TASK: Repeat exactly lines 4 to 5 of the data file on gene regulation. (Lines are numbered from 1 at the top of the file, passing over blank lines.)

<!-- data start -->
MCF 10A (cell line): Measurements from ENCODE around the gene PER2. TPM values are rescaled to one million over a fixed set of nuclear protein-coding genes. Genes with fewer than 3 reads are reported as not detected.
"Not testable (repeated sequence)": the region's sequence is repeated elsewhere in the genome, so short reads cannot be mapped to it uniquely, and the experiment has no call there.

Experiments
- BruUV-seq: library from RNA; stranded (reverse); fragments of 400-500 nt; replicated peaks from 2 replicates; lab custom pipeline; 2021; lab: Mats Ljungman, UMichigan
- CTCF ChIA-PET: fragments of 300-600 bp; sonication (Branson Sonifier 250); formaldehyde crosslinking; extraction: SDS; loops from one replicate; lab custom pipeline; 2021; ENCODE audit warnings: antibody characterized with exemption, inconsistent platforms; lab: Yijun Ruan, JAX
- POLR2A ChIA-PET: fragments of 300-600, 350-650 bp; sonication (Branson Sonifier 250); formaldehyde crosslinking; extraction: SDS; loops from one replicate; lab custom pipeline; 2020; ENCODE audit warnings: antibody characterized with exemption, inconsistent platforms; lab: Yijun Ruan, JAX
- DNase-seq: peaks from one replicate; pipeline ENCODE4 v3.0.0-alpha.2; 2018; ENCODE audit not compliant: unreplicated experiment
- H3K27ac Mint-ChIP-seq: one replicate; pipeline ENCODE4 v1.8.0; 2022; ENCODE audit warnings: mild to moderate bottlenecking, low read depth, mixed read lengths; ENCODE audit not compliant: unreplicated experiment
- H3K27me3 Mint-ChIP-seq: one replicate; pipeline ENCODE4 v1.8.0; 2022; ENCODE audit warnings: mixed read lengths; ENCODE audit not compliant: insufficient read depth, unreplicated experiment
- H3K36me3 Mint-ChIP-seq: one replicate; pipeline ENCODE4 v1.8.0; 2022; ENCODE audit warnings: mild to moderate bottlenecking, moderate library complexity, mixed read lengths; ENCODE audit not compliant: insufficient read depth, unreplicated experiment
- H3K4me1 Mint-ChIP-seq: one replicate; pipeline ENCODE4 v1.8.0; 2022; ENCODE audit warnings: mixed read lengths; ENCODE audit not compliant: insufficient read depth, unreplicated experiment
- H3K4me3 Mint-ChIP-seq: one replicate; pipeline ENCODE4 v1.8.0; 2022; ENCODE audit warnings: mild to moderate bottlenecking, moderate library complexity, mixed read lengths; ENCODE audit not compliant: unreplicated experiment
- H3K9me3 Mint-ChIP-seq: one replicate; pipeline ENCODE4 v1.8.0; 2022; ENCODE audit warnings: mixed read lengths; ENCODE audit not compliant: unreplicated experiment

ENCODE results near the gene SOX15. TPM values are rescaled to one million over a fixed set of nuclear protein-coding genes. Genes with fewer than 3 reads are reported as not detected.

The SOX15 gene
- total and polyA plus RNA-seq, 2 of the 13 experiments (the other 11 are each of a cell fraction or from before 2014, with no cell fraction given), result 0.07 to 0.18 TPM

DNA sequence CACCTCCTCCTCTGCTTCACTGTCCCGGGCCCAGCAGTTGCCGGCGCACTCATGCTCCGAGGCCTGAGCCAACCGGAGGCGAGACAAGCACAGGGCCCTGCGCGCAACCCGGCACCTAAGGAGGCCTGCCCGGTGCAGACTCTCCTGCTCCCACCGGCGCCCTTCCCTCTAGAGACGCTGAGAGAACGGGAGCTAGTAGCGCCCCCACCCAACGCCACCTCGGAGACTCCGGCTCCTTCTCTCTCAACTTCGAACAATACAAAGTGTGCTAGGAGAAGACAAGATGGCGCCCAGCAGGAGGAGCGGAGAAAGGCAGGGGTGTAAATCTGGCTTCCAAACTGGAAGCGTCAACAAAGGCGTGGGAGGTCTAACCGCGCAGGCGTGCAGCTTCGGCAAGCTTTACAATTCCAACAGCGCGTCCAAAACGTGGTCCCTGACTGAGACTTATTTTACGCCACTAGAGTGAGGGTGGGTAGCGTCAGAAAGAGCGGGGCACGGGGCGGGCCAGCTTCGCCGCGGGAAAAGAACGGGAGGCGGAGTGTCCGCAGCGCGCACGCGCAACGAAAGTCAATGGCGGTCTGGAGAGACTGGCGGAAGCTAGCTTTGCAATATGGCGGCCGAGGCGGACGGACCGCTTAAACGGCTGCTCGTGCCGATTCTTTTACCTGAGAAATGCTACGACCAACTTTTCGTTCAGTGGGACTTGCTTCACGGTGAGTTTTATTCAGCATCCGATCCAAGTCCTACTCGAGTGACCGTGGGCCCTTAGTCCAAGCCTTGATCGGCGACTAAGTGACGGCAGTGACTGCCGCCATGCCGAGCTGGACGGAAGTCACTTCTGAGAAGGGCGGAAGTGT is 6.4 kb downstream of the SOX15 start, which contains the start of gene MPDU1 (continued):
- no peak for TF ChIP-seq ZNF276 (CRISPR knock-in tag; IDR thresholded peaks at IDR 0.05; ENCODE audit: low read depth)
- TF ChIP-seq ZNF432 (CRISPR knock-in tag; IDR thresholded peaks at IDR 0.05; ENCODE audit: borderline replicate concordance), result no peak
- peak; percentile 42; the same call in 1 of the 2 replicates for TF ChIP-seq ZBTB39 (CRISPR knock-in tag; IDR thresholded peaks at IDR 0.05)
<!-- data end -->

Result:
- BruUV-seq: library from RNA; stranded (reverse); fragments of 400-500 nt; replicated peaks from 2 replicates; lab custom pipeline; 2021; lab: Mats Ljungman, UMichigan
- CTCF ChIA-PET: fragments of 300-600 bp; sonication (Branson Sonifier 250); formaldehyde crosslinking; extraction: SDS; loops from one replicate; lab custom pipeline; 2021; ENCODE audit warnings: antibody characterized with exemption, inconsistent platforms; lab: Yijun Ruan, JAX